'I did my best,' Tory says in stepping down as Ontario PC leader
Business leader-turned-politician departs following byelection defeat
Ontario Progressive Conservative Leader John Tory announced Friday he will step down as party head once an interim leader is selected after he failed in his bid to regain a seat in the legislature.
The move comes after Tory, who has not held a seat since 2007, suffered a shocking byelection loss on Thursday to Liberal Rick Johnson.
During a news conference at Queen's Park with his wife Barbara Hackett, Tory said he tried his best and was leaving politics with his integrity "intact." He also denied any interest in running against David Miller a second time in the 2010 Toronto mayoral elections.
"I just think it's time for me to sit down and take stock of my life," a tired-looking and at times emotional Tory told reporters as his wife and three children looked on in the gallery.
In the face of a string of defeats, Tory also defended some of his achievements as party leader and said he would never be a "show business" candidate.
"I am who I am," Tory said. "I leave a party that is in much better shape financially than the essentially insolvent organization that I inherited."
The final byelection results showed Johnson winning the riding of Haliburton-Kawartha Lakes-Brock by 906 votes. Tory drew 41 per cent of the vote to Johnson's nearly 44 per cent.
The sitting PC member, Laurie Scott, resigned so Tory could seek the seat. Scott won the riding by close to 10,000 votes in the 2007 election.
The sprawling central Ontario riding — one of the poorest in the province — has been held by the Conservatives since 1994, when former cabinet minister Chris Hodgson was elected.
'Give people a sense of hope,' Tory urges premier
Tory's byelection defeat came even as Premier Dalton McGuinty's Liberals contend with staggering job losses in the province's manufacturing sector.
Earlier this week, Ontario Finance Minister Dwight Duncan announced the province is headed for a deficit of $18 billion over the next two years as it combats the effects of the global economic downturn.
During his remarks, Tory offered some sharp criticism of McGuinty's handling of the current economic crisis and urged the premier to act immediately to help the thousands of Ontarians currently suffering.
"Show just the slightest sense of urgency, about people and organizations that are really hurting out there, lots of them," Tory said.
"Give people a sense of hope by doing something now, and not just saying that you are going to."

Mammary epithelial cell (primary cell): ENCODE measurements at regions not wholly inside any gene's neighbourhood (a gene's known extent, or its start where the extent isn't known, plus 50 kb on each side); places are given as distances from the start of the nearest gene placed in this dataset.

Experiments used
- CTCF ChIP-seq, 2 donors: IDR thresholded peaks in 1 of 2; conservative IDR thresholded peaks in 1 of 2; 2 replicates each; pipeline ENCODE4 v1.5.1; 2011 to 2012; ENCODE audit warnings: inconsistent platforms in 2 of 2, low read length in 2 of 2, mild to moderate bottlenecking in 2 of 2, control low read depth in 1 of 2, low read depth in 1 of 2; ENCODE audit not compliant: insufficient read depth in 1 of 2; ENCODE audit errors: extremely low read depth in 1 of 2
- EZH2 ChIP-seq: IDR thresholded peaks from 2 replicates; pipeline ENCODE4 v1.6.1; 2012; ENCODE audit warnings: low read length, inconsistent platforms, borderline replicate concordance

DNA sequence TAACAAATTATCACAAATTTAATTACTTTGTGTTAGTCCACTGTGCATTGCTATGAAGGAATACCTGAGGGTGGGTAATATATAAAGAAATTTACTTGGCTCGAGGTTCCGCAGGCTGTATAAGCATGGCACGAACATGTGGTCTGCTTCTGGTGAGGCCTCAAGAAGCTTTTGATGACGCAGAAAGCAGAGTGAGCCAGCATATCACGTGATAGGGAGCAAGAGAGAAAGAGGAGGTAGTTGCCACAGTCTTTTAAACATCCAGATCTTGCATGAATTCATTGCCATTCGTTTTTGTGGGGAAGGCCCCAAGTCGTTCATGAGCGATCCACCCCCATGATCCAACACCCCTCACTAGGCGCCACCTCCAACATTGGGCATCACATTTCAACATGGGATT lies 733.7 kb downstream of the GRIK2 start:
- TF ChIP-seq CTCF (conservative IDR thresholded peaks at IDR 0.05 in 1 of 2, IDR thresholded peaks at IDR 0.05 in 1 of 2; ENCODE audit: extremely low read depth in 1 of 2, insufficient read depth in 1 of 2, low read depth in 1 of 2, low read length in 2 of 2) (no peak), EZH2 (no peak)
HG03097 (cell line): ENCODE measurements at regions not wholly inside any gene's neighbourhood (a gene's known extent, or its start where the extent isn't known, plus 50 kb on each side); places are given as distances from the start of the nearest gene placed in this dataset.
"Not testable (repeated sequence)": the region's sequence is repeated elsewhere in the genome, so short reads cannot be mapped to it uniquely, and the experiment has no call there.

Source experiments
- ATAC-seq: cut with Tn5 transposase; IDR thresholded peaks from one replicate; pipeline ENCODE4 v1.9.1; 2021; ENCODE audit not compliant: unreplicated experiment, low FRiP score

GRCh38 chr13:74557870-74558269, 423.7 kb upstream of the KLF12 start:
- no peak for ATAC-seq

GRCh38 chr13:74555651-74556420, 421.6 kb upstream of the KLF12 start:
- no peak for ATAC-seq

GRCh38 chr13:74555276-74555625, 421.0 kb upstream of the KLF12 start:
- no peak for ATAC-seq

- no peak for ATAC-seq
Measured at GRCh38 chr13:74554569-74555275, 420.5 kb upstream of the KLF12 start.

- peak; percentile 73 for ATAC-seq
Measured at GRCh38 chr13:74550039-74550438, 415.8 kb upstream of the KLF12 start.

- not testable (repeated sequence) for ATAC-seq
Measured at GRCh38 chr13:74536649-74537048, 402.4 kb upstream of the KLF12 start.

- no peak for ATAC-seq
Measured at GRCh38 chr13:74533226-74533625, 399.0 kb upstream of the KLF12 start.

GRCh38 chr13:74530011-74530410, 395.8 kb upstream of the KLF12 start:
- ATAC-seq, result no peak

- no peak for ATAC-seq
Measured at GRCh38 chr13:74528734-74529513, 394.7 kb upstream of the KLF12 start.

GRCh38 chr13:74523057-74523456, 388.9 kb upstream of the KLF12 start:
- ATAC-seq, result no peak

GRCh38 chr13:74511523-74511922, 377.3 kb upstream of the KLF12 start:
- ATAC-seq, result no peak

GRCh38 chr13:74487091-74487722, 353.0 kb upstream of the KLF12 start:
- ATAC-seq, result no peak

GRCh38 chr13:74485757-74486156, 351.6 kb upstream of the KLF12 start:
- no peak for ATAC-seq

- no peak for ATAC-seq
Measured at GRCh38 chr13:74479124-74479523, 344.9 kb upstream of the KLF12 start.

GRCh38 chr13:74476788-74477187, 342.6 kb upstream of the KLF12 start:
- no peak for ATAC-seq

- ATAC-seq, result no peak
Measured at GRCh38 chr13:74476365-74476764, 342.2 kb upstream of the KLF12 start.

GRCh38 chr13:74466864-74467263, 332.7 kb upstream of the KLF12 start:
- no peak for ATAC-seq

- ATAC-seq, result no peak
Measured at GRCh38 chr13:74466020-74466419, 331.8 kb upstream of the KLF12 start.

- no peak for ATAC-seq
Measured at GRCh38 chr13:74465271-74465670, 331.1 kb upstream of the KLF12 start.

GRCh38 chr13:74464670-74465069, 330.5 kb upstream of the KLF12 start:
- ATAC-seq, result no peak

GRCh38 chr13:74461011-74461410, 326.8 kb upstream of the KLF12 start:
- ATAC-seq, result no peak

McGuinty thanked Tory on Friday for his "dedication to public service," while adding that despite any differences he had with Tory, he never doubted his rival's commitment to the province.
Traditional Tory stronghold lost
Tory, a millionaire business leader who headed various divisions of the Rogers media and television empire, advised Ontario Premier Bill Davis and Prime Minister Brian Mulroney in the 1980s, and was widely considered a star conservative candidate-in-waiting.
His first foray into politics came in 2003, when he finished runner-up to Miller in Toronto's mayoral race.
After winning the Ontario PC leadership in 2004, Tory won a 2005 byelection in the riding of Dufferin-Peel-Wellington-Grey. In 2007, he decided to run in his hometown Toronto riding of Don Valley West, where he lost to the Liberal incumbent, Education Minister Kathleen Wynne.
It took Tory another 15 months to persuade one of his colleagues to give up a secure seat so he could again lead the party from the floor of the legislature. During that time, Tory had outspoken MPP Bill Murdoch ejected from the PC caucus for questioning his decision to stay on after the 2007 election loss.
Johnson, 54, is a school board chairman who has lived in the Kawartha Lakes village of Pontypool for more than 20 years.
Flaherty: 'I'm not interested' in PC helm
Even before Tory announced he would resign, the names of several candidates to replace him at the PC helm began swirling, including MPPs Tim Hudak and Christine Elliott, the wife of federal Finance Minister Jim Flaherty.
Flaherty, a former Ontario finance minister in the Mike Harris Progressive Conservative government, was quick to rule out a provincial leadership bid.
"I shouldn't talk much about provincial politics, especially since as you know my spouse is a member," Flaherty said when reporters questioned him after a speech in Toronto Friday.
However, he went on to say that he was "disappointed" over the byelection result.
Pressed to say whether he would consider a bid to replace Tory, he said bluntly: "I'm not interested nor will I be interested."
Flaherty said he already had a very challenging job, and "as long as the prime minister wants me to see it through, I will see it through."
As for whether his wife Elliott, who represents the provincial riding of Whitby-Oshawa for the Progressive Conservatives, might be interested in replacing Tory, he said: "Ask her."
With files from John McGrath and the Canadian Press